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Saturday, February 18, 2017

Please Don't Be a Pleaser

I used to be a people-pleaser by nature.  I found that is a role that can wear one out and frustrate them.  I believe most people--even world-class diplomats--eventually realize you can't please everyone.  From what I see, people-pleasers run into one or more of the following brick walls in that regard:

PROBLEMS
  • There are some people who are perpetually unhappy.  (Eeyore crowd)
    • They are so miserable in their life, that no matter what you do or say to cheer them up or to try to get along, they will play the role of Eeyore.  That is to say, see a dark cloud hovering overhead even in the most sunny day or circumstance.
    • When you recognize this, you realize that it is pointless to try to 'make them happy'.
    • It is not your role to make them happy.
  • There are some people who are perpetually aggrieved.  (Perpetually offended crowd)
    • This doesn't have to be personally against you, it is more a case of them seeing circumstances or others in life have dealt them a bad or unfair hand.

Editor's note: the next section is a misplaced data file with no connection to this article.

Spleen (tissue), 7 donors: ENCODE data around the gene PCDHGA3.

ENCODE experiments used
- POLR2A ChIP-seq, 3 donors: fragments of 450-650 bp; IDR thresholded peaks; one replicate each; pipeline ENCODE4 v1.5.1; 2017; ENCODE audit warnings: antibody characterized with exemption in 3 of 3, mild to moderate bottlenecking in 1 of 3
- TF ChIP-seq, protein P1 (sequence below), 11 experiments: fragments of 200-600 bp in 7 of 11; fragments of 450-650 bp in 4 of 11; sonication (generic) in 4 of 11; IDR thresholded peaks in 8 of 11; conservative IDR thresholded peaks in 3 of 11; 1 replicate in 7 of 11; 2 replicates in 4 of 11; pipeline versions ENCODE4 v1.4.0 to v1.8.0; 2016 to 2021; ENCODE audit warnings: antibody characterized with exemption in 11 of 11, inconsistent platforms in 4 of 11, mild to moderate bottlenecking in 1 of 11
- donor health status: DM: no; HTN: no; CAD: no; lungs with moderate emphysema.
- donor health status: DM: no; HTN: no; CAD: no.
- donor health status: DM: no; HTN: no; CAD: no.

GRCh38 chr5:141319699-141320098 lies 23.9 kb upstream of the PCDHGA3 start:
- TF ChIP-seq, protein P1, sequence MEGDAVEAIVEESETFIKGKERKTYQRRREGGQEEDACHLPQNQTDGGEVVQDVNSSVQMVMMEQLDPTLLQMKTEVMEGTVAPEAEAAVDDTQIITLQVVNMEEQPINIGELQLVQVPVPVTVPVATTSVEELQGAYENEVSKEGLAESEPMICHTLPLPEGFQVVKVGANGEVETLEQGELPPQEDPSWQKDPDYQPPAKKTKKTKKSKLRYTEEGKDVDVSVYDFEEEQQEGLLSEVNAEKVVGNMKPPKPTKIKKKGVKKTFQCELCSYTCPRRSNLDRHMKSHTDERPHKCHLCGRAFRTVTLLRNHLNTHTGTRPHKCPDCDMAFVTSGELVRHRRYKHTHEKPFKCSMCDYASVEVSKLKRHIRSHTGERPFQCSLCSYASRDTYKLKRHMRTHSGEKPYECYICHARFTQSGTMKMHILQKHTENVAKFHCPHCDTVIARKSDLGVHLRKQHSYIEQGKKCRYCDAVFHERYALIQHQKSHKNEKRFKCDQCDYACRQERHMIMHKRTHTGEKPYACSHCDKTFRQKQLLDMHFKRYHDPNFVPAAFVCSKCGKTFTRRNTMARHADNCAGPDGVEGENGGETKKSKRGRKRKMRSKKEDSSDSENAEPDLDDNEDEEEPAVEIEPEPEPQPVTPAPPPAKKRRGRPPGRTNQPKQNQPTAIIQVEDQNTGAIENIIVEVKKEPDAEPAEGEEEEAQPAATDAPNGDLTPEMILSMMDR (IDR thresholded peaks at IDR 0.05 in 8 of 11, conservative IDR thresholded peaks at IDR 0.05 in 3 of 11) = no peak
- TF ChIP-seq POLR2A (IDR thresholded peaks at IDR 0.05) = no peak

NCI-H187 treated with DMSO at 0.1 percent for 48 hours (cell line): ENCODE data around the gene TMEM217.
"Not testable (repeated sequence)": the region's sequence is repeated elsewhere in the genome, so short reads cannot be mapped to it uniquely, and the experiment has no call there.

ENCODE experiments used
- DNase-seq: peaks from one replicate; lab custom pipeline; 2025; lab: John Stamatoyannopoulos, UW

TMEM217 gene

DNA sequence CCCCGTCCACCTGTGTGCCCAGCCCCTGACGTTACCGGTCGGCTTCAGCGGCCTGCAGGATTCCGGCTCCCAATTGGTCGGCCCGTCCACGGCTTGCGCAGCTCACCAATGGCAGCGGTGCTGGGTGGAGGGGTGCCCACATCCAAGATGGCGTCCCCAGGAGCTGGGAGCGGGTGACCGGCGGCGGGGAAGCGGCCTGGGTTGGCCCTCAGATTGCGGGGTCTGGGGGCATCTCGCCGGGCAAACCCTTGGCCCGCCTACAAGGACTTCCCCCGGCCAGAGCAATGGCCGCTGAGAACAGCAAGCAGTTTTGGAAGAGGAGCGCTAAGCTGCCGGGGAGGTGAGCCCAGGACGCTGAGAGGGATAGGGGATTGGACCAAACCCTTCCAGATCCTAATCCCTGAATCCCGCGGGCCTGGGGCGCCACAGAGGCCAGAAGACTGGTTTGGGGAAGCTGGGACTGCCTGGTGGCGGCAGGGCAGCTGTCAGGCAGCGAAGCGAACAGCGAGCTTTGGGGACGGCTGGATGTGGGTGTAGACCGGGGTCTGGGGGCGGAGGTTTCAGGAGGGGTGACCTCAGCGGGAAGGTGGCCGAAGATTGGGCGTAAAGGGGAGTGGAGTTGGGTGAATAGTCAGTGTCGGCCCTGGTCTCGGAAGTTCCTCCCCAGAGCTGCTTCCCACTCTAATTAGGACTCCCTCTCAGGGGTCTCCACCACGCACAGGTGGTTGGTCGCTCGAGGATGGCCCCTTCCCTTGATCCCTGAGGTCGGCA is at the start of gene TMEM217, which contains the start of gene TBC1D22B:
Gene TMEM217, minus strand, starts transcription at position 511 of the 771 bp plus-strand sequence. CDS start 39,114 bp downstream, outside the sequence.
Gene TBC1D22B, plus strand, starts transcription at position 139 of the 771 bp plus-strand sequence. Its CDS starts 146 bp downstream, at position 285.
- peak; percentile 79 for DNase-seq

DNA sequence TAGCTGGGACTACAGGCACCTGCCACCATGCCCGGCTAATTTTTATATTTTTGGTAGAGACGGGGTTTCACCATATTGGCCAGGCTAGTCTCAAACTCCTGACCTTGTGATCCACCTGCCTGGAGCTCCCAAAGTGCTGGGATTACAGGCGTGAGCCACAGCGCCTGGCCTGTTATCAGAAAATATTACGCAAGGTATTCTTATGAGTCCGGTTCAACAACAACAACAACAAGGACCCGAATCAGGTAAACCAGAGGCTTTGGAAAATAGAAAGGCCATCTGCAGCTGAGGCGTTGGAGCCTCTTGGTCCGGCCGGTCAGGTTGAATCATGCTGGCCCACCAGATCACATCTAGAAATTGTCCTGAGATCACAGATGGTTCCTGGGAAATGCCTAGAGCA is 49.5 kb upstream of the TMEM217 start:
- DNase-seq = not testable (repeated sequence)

• Their energy or purpose in life is derived from playing the role of the perpetual victim.  Life isn't always fair and there is a time for righteous anger, but there is also a time for gratitude.  There is a time to realize that that you don't have to see yourself as a victim.
    • They may actually face circumstances in which they are victimized.  This isn't about being victimized, it is more so about a conscience effort to play (or better yet stay) the victim.
    • There is nothing wrong with empathizing with them in appropriate times, but staying in the victim role with them could drag you down as well.
    • They seem to show an immunity to ever seeing things as fair or seeing that they could be wrong.  
    • Even when you work out a problem with them (or they concede a point), they will move onto another victim role.
  • There are some people who have just decided for whatever reason, good or bad, that they don't like you.  (Haters)
    • They may show an unwillingness to forgive you for something you said or did that properly offended them.
      • It can be trivial.  For example, embarrassed them in front of a friend. 
      • It can be significant.  For example, repeated something that was said in private or confidence to you or take advantage of them.
    • You may have been sabotaged (wittingly or unwittingly by another)
      • You may or may not know about the sabotage.
      • Sometimes no matter what you say or try to find out about it, they are immune to seeing it or talking about it.